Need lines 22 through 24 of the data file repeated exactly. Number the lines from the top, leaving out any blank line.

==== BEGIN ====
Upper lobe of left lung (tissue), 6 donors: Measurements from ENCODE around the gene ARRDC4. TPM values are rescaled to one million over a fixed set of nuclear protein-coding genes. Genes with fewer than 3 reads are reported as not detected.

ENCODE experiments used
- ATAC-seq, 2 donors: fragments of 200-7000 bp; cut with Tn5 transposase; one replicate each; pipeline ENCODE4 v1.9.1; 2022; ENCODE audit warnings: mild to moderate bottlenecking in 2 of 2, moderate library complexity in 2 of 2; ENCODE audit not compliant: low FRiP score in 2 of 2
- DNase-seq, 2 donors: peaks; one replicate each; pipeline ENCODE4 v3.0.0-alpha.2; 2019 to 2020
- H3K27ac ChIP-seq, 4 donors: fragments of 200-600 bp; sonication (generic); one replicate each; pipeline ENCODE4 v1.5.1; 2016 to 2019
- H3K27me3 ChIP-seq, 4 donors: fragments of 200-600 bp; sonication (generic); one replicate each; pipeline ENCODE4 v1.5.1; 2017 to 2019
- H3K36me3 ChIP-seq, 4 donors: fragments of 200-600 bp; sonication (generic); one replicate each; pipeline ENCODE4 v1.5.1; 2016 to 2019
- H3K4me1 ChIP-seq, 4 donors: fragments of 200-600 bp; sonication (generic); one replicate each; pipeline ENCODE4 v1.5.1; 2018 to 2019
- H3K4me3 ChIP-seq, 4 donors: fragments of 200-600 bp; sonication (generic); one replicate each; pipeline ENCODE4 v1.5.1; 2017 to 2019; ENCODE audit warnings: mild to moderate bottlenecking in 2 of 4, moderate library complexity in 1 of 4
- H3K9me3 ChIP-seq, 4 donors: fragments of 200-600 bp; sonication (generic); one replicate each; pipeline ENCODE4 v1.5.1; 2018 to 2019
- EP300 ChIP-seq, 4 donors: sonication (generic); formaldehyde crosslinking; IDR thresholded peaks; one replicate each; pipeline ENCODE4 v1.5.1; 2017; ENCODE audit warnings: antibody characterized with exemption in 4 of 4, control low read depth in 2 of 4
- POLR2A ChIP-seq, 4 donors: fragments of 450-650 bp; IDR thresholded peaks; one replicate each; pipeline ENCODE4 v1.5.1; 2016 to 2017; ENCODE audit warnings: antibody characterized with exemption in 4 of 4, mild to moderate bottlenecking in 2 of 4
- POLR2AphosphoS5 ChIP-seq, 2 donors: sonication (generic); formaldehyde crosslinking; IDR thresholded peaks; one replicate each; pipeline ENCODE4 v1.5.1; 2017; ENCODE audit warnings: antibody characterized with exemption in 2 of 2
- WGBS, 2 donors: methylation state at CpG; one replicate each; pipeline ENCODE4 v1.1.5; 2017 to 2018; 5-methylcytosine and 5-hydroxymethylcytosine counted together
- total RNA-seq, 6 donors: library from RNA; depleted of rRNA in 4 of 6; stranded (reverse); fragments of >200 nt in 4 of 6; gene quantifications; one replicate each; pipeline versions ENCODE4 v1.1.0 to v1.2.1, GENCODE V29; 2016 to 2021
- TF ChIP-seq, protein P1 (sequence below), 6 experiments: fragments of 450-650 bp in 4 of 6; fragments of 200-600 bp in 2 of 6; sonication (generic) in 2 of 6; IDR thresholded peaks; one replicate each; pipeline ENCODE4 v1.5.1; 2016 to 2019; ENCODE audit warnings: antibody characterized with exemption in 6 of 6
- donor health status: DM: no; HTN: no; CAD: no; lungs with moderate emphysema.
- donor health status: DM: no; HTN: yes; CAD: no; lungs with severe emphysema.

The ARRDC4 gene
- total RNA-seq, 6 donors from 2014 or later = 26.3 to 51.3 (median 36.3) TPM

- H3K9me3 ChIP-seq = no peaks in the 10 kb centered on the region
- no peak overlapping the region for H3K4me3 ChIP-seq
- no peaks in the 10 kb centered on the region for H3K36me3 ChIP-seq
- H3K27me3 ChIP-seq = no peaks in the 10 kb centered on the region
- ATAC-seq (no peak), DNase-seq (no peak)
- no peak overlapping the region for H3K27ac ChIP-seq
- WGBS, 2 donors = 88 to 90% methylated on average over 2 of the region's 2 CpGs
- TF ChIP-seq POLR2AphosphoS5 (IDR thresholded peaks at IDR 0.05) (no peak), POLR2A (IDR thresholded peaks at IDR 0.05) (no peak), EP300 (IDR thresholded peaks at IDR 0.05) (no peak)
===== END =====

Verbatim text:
- no peak overlapping the region for H3K4me3 ChIP-seq
- no peaks in the 10 kb centered on the region for H3K36me3 ChIP-seq
- H3K27me3 ChIP-seq = no peaks in the 10 kb centered on the region